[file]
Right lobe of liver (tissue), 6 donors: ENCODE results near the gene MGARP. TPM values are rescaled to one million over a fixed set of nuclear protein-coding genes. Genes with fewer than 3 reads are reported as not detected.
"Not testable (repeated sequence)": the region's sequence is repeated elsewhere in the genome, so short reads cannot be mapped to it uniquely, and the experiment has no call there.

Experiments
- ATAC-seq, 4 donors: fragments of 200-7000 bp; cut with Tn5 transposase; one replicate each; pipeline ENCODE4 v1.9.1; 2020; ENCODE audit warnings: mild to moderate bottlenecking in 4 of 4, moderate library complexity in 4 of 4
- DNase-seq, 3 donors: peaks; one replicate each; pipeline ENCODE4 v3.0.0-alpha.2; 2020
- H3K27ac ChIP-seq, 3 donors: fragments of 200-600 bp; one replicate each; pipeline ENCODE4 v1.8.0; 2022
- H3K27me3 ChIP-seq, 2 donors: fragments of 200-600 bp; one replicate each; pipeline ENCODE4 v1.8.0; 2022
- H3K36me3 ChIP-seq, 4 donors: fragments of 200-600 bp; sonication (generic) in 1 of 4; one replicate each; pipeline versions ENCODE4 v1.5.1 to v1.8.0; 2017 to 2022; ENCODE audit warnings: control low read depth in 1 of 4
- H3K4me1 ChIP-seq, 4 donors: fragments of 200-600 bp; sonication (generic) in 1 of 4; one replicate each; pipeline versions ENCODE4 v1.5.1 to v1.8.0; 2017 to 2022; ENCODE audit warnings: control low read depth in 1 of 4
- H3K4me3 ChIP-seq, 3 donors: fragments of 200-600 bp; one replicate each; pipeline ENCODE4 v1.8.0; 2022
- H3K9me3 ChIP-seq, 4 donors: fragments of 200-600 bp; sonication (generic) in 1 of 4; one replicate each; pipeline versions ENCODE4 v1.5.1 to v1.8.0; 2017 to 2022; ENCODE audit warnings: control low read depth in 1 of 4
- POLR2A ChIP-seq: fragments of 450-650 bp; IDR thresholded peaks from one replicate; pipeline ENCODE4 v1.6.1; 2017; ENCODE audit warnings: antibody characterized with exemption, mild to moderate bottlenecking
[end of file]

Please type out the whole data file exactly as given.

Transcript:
Right lobe of liver (tissue), 6 donors: ENCODE results near the gene MGARP. TPM values are rescaled to one million over a fixed set of nuclear protein-coding genes. Genes with fewer than 3 reads are reported as not detected.
"Not testable (repeated sequence)": the region's sequence is repeated elsewhere in the genome, so short reads cannot be mapped to it uniquely, and the experiment has no call there.

Experiments
- ATAC-seq, 4 donors: fragments of 200-7000 bp; cut with Tn5 transposase; one replicate each; pipeline ENCODE4 v1.9.1; 2020; ENCODE audit warnings: mild to moderate bottlenecking in 4 of 4, moderate library complexity in 4 of 4
- DNase-seq, 3 donors: peaks; one replicate each; pipeline ENCODE4 v3.0.0-alpha.2; 2020
- H3K27ac ChIP-seq, 3 donors: fragments of 200-600 bp; one replicate each; pipeline ENCODE4 v1.8.0; 2022
- H3K27me3 ChIP-seq, 2 donors: fragments of 200-600 bp; one replicate each; pipeline ENCODE4 v1.8.0; 2022
- H3K36me3 ChIP-seq, 4 donors: fragments of 200-600 bp; sonication (generic) in 1 of 4; one replicate each; pipeline versions ENCODE4 v1.5.1 to v1.8.0; 2017 to 2022; ENCODE audit warnings: control low read depth in 1 of 4
- H3K4me1 ChIP-seq, 4 donors: fragments of 200-600 bp; sonication (generic) in 1 of 4; one replicate each; pipeline versions ENCODE4 v1.5.1 to v1.8.0; 2017 to 2022; ENCODE audit warnings: control low read depth in 1 of 4
- H3K4me3 ChIP-seq, 3 donors: fragments of 200-600 bp; one replicate each; pipeline ENCODE4 v1.8.0; 2022
- H3K9me3 ChIP-seq, 4 donors: fragments of 200-600 bp; sonication (generic) in 1 of 4; one replicate each; pipeline versions ENCODE4 v1.5.1 to v1.8.0; 2017 to 2022; ENCODE audit warnings: control low read depth in 1 of 4
- POLR2A ChIP-seq: fragments of 450-650 bp; IDR thresholded peaks from one replicate; pipeline ENCODE4 v1.6.1; 2017; ENCODE audit warnings: antibody characterized with exemption, mild to moderate bottlenecking